cover of an ancient edition of Le Petit Prince with an illustration of the Prince in blue

Ineffectual Thorns

I recently pruned my roses, as I do every February. I used to do this on or after Valentine’s Day, but climate change is real and upon us, so now this chore gets done at the beginning of February. It’s a pleasant chore, the kind that makes a noticeable and immediate difference when it’s done. I live in Portland, Oregon, which calls itself the City of Roses (also Stumptown, Bridgetown, Rip City, Beervana, and Little Beirut). It’s the first gardening chore of the year, and one that can be done during a warm, sunny sun break on a false spring afternoon.

Roses grow with very little effort here, hence the nickname. Our house came with a dozen rose bushes of different sizes and colors, and they survived being transplanted nearly twenty years ago. Whoever had originally planted them had placed them so close together that they were crowding each other out, so we made a new little rose garden with five of the bushes under an apple tree that also came with the house. They’re equally happy there. In more recent years, they have survived a heat dome, record-setting forest fire smoke, and at least two ice storms that knocked out power to a quarter of the city and killed many of my other plants.

And yet roses sometimes have a reputation for being fussy and special and demanding of a gardener’s fealty. This made me think of the self-centered flower in Le Petit Prince by Antoine de Saint-Exupéry, so I pulled out my ancient secondhand copy with the broken binding to reread its demands.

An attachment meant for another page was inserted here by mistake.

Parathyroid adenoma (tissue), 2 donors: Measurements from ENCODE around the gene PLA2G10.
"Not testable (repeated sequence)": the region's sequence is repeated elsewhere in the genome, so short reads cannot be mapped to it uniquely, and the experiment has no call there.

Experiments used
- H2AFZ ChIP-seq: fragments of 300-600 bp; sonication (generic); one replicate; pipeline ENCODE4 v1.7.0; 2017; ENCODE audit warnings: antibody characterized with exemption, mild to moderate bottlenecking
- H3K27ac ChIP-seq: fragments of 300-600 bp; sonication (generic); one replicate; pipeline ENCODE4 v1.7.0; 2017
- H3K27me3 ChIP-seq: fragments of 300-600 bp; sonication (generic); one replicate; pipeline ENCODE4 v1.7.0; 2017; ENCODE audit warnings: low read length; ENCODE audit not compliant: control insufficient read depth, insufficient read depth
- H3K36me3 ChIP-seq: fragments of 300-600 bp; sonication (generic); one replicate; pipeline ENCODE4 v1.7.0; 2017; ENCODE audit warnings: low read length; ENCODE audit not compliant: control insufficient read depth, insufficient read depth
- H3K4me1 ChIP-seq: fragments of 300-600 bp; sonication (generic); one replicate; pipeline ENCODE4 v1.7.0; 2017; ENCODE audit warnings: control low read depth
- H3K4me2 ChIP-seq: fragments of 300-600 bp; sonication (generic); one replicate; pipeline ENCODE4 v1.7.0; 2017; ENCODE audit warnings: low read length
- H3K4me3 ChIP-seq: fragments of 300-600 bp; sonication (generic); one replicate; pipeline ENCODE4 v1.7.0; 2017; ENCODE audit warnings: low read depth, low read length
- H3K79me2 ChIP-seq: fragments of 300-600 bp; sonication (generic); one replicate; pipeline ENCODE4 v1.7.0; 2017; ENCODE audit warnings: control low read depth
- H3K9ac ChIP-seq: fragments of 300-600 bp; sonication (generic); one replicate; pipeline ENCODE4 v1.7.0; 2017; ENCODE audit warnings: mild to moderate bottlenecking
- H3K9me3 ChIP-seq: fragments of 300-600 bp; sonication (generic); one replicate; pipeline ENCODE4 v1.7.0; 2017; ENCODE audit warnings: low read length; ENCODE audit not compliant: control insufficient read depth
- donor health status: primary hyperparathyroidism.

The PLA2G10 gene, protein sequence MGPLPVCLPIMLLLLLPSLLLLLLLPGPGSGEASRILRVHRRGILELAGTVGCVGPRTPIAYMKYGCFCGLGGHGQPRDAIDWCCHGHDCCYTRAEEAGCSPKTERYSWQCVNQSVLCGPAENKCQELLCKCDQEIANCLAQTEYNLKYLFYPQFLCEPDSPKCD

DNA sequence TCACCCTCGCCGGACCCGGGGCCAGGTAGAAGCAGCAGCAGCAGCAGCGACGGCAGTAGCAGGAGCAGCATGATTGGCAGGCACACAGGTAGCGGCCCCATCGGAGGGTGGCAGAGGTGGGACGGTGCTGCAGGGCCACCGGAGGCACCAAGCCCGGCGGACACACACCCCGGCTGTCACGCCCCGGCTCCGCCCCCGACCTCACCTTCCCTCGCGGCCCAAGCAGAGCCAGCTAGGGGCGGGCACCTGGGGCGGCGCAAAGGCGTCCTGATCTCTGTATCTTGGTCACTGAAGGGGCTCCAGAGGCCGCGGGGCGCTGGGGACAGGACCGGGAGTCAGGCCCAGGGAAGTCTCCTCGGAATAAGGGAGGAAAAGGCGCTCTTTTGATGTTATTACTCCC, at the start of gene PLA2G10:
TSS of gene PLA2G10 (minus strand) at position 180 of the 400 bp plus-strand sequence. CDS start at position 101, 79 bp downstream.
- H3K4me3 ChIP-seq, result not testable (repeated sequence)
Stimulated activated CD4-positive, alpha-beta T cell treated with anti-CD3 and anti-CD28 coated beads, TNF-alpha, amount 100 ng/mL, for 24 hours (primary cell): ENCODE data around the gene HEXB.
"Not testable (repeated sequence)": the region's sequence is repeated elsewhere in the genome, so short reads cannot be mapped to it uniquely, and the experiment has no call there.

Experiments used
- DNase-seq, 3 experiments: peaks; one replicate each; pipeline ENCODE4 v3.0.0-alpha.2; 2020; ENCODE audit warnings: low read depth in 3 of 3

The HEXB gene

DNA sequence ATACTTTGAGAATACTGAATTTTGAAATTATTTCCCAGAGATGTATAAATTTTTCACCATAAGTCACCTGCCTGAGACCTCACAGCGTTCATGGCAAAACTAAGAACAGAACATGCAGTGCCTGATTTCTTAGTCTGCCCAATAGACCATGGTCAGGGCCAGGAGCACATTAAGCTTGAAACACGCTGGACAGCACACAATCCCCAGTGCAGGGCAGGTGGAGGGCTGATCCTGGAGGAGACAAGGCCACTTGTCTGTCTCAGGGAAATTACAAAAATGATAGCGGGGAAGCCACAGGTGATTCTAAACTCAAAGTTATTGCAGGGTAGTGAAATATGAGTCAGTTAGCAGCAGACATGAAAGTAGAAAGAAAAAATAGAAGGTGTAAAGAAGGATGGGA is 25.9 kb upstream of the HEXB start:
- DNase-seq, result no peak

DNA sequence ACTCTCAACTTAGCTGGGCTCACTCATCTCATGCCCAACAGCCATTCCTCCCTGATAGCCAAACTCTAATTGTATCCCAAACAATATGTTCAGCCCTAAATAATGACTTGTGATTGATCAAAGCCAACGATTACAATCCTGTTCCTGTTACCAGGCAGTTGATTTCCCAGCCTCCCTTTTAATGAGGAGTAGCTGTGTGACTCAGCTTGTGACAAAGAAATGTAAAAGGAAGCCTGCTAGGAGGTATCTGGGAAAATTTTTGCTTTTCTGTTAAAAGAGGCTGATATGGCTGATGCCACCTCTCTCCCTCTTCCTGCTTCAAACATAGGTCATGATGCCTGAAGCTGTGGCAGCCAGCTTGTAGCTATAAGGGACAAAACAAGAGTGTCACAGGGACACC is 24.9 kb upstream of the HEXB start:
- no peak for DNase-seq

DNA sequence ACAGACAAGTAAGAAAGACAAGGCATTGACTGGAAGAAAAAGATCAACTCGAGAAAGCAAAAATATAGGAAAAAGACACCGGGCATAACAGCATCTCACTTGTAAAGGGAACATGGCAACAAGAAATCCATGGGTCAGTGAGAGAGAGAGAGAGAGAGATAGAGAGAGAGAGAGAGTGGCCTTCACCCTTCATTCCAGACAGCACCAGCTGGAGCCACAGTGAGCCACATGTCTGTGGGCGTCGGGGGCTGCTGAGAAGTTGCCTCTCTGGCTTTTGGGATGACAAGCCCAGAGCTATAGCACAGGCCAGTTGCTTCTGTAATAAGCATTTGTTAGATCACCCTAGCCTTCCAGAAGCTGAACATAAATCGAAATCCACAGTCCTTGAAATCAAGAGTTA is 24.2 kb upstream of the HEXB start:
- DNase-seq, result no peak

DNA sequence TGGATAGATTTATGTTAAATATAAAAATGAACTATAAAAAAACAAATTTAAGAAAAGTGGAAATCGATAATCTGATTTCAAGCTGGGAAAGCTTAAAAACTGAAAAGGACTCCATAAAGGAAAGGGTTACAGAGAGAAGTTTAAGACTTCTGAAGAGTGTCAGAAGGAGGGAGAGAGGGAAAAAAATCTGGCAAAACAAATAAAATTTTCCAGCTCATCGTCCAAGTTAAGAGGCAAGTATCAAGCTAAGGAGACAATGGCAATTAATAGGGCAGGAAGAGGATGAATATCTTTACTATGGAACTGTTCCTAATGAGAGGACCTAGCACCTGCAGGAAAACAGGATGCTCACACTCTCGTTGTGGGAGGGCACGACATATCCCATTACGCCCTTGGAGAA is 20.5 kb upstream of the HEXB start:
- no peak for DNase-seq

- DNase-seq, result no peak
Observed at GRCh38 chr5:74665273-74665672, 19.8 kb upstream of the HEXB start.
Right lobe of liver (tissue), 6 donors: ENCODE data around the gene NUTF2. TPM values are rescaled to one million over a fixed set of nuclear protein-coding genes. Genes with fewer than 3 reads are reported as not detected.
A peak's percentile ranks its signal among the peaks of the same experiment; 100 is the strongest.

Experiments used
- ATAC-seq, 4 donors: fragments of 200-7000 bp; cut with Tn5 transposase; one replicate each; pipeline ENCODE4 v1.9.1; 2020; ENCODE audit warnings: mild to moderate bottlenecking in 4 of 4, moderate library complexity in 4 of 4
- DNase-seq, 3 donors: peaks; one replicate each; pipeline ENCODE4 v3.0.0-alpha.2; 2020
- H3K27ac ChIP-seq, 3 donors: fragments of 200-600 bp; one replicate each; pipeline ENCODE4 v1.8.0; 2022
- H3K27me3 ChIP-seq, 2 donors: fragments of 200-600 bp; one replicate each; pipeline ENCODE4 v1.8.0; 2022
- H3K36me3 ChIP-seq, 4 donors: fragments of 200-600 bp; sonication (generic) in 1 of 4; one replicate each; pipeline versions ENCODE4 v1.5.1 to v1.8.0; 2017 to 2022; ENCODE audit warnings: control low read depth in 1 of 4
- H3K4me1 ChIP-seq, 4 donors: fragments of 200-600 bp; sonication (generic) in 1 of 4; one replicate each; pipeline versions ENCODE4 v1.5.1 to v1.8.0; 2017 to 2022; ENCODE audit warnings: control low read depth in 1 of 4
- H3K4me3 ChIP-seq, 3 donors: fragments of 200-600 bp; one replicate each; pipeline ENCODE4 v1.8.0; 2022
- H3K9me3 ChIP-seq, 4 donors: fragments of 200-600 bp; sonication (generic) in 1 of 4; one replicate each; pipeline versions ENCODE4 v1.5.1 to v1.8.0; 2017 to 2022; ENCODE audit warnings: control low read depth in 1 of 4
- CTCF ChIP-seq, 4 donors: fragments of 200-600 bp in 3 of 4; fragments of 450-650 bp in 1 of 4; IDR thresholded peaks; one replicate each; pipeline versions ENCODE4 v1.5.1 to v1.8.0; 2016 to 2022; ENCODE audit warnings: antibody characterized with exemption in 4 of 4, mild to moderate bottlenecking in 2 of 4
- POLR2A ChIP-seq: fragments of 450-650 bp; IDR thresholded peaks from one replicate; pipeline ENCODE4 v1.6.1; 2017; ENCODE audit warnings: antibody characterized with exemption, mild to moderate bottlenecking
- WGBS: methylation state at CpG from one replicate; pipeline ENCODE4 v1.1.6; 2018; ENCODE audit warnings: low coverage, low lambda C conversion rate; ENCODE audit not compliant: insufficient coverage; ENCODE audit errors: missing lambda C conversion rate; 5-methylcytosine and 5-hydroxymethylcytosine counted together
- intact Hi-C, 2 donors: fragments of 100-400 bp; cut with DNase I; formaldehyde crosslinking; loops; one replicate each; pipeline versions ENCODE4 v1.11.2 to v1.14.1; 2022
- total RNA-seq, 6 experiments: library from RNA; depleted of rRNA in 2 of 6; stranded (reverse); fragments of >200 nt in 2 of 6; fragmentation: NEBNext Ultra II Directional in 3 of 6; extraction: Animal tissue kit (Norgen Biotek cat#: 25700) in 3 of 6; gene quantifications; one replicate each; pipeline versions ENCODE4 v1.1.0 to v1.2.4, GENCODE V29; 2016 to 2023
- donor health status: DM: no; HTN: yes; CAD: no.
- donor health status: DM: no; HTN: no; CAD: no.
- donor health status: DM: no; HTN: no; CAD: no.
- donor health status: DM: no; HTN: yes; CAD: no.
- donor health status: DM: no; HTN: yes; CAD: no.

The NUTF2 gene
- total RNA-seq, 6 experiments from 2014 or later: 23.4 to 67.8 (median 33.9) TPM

Not remembering exactly where the passage I was looking for could be found, I ended up one chapter too early, when the narrator is trying to fix his downed airplane and the Little Price is asking him questions. He wants to know if a sheep that eats saplings would also eat flowers. Sure, says the narrator. [All the translations are my own.]

“Even flowers with thorns?”
“Yes. Even flowers with thorns.”
“Then what good are the thorns?”

The narrator admits he has no clue. He’s dealing with a stubborn bolt, and he’s coming to realize that his situation is more serious than he thought. For one thing, he’s running out of water.

But the Little Prince won’t let it go. He never gives up on a question once he’s asked it.

I was irritated by my bolt and I answered without thinking.
“The thorns don’t serve a purpose at all, it’s just the pure cruelty of flowers!”

The Little Prince, not satisfied with this outburst, answers his own question.

“I don’t believe you! Flowers are weak. They’re naive. They reassure themselves however they can. They think that they’re ferocious with their thorns…[sic]”

The Little Prince goes on while the narrator tries to get back to fixing his busted airplane engine and the stuck bolt. But the Little Prince’s voice breaks his concentration, and the narrator loses his patience.

“And you think, do you, that flowers–“
“No! No! I don’t think anything! I’m just answering you to answer you. I’m busy with serious things!”
He looked at me, stunned.
“Serious! Things!”
He watched me, hammer in my hand and fingers black with engine oil, while I leaned over a very ugly-looking object.